(160.5 mm*mm) x (1.53°*°) x (20sec) = 4911'ish

The best of m4/3 scores 1200-2000. That being said you can still do it and I've found success using lenses that score over 650. My favorites are the 15/1.7 and 8/1.8 and while I cannot compete with the best I do get milkyway images I hang on my walls at 24x18".

An example with the Oly 8/1.8 fisheye:

July milkyway over Clearwater Lake

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Bill Wallace Veteran Member • Posts: 6,997
Re: Anybody using MFT bodies for astrophotography?

Thanks Astro.........

Bill

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Astrotripper Veteran Member • Posts: 5,606
Re: Anybody using MFT bodies for astrophotography?

Max Iso wrote:

Astrotripper wrote:

The moon

You can shoot the Moon with any telephoto lens, the longer it is, the better. Here's what 300mm gets you (I'm pretty sure this one is a 1:1 crop). Here's what a cheap 1300mm MAK telescope gets you. And here's what a lot of post-processing can get you (750 newtonian with a 2x Barlow lens and a lot of time spent stacking and stitching). An affordable telescope on a cheap tracking mount will be enough to take amazing photos of the Moon (and Sun , with a proper filter). You can even manage without tracking, but that's inconvenient.

So here is the part im most interested in, although i include the below section of deep space telescope work. I do have a couple questions first (and by the way ty for much info in your post). For either of your telescope shots did you use a field flattener?

No, since I do not own a refractor. My newtonian would definitely benefit from using a coma corrector, but one is not available for it (not sure if there are general purpose ones). And the MAK I have is something like f/13 and I don't think it needs any corrective optics (it's also not particularly impressive in any regard).

One of the things i was told in the AP thread was i will NEED one.

If you are really serious about AP, then yes, as this is the only way you could fully utilize full area of the sensor in your camera. And I guess some telescopes need more corrections than others. I'm out of touch with what's currently on the market, though. But as I wrote, the bigger the sensor, the bigger the need to use corrective optics. With my cheapo SkyWatcher 150/750, I can get acceptable stars within a 1:1 crop that's about 2/3 or 3/4 of the shorter end of the frame. After that, coma starts to kick in. I have not had any experience with refractors to say for sure, but my guess is that the image in the centre should be acceptable even without flattener. But how big that area will be, I don't know.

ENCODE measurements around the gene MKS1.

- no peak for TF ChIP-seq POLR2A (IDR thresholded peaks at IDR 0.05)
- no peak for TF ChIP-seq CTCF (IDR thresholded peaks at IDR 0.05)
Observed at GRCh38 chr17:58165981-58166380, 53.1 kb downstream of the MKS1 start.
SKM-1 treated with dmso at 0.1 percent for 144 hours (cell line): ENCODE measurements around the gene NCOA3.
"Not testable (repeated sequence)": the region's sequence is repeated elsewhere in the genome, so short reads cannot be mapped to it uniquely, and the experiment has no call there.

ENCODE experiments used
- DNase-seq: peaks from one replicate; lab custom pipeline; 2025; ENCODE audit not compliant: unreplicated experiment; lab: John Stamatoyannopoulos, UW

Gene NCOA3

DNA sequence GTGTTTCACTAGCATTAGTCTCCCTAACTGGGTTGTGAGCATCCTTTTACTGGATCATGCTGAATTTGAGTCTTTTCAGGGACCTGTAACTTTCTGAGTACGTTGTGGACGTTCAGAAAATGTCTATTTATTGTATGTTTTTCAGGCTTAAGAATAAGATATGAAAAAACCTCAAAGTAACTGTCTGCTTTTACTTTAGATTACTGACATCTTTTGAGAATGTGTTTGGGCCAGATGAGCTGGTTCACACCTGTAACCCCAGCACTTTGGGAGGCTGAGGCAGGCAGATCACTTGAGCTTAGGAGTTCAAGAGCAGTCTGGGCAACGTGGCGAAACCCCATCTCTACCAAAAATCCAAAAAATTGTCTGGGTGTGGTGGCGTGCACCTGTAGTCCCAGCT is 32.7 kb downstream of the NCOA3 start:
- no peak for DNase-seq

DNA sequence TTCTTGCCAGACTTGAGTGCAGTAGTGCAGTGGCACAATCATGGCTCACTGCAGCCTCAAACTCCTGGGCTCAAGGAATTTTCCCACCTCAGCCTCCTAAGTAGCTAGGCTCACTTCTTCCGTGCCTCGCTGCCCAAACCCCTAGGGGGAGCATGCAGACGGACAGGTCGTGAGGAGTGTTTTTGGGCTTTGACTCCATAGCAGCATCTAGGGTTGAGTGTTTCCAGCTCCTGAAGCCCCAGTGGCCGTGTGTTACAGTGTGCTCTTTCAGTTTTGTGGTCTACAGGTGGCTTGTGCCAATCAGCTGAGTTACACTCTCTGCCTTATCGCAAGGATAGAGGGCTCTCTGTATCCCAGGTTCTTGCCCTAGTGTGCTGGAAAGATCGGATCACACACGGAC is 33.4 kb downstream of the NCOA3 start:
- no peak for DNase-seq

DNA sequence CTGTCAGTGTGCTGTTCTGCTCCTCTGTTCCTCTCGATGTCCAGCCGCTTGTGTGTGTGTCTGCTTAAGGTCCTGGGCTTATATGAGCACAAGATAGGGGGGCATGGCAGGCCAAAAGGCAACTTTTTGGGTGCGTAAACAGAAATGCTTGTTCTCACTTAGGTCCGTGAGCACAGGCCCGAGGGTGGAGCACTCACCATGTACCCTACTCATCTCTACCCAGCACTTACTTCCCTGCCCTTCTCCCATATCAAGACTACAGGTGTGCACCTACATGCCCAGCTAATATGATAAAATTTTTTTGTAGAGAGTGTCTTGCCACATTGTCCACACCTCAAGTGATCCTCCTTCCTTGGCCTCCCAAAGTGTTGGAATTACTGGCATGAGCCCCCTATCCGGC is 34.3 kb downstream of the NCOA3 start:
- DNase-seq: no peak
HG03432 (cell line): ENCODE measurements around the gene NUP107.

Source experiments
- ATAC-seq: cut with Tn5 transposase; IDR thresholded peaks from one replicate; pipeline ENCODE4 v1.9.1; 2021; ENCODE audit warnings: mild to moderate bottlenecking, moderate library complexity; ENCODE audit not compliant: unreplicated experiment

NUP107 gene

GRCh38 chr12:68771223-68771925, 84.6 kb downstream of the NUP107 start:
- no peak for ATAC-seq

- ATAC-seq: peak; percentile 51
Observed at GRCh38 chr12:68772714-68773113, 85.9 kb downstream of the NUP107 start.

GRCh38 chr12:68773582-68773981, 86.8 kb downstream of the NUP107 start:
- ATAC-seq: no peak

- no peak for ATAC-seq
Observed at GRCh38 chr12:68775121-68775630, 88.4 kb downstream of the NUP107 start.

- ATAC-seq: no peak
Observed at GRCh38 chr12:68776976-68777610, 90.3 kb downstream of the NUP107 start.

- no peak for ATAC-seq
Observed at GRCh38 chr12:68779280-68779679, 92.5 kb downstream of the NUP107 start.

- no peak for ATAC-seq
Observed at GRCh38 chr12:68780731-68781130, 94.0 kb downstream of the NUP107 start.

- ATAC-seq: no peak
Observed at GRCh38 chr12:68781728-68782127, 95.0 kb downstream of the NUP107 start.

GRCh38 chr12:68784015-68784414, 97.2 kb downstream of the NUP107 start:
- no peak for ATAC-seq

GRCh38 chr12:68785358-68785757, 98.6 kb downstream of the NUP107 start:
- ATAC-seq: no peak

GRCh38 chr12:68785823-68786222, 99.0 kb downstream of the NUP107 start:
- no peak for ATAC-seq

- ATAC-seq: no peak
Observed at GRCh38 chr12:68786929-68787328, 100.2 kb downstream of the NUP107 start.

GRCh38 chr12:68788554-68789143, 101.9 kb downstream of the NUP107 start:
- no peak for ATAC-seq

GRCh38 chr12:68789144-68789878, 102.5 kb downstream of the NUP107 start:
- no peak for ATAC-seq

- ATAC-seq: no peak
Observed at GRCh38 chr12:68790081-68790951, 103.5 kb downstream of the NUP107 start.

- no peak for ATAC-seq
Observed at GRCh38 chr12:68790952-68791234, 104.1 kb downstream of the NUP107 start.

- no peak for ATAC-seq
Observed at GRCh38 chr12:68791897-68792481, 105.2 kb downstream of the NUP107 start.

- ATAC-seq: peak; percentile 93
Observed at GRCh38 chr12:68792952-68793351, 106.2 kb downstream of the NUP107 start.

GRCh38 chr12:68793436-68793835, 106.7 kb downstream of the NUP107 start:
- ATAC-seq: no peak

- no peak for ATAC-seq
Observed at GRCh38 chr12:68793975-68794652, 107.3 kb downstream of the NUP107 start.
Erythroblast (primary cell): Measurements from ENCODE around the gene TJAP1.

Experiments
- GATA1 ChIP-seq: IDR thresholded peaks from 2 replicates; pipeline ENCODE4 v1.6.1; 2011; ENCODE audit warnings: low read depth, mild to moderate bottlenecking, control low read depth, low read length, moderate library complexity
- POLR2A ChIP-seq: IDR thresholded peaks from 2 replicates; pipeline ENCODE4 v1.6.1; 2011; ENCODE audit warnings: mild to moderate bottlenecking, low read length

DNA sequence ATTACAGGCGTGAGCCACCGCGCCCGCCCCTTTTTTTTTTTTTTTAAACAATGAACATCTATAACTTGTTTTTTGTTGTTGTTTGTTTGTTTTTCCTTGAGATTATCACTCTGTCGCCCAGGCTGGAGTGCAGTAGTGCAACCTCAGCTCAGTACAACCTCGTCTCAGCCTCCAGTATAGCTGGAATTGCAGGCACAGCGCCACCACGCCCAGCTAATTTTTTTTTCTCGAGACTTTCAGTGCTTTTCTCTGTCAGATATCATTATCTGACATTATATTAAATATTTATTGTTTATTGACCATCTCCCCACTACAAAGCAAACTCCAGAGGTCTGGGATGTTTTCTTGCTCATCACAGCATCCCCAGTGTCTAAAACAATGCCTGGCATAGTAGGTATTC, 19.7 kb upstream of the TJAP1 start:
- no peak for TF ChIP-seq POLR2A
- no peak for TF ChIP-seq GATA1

Does that depend on the telescope, or the type (reflector vs refractor), is it only the cheapest scopes that need it? Is it only the fastest? Considering i haven't really done any AP before i didn't want to spend handfulls of cash up front, i wanted to tip toe in and see if i like it, if i do then i go further. So i was looking at some cheaper scopes ie sub $200 models, as far down as $60.

Don't bother with those cheap toys, you're not gonna get anywhere with those.

Are there no such thing as a decent cheap scope?

Exactly. At least not for any kind of astrophotography. They might be ok for casual visual observations, but AP is way more demanding of the gear.

I can say for sure that your first link of the 300mm lens would not satisfy me.

Yeah, 300mm is a bit short for the Moon. Samyang makes cheap 500mm mirror lenses. If they are as good as my Tokina, that might be worth a try. I think they even make them with T2 mount and offer a teleconverter for them. That could get you to 1000mm relatively cheaply and in relatively small package. But I have no idea about quality.

The 2nd of the 1300 mak was ok but i would like sharper.

The problem with shots from that MAK is that every small air turbulence will show. And it's something like f/13, so you end up using high ISO and shutter speeds might not be fast enough. Also, smaller maks are often very prone to shutter shock and my E-M10 does not have e-shutter. And I was using that MAK mostly on my balcony, so air turbulence was always a problem. As you can see, there's a lot of potential problems

The 3rd was great, would love results like that.

Yeah, that turned out well. But it also required massive effort in post. At 1500mm (750mm with 2x Barlow lens), you can only capture part of the Moon. So I had shot two series of photos. And then, for stacking, I had to split each photo into four smaller ones, since full res images were too big for stacking. So in the end, I get 6 separate stacks and it's time for stitching them together. A massive pain in the a**. That took a whole day to put together. I still have like 300gb of unprocessed material because it's so time consuming.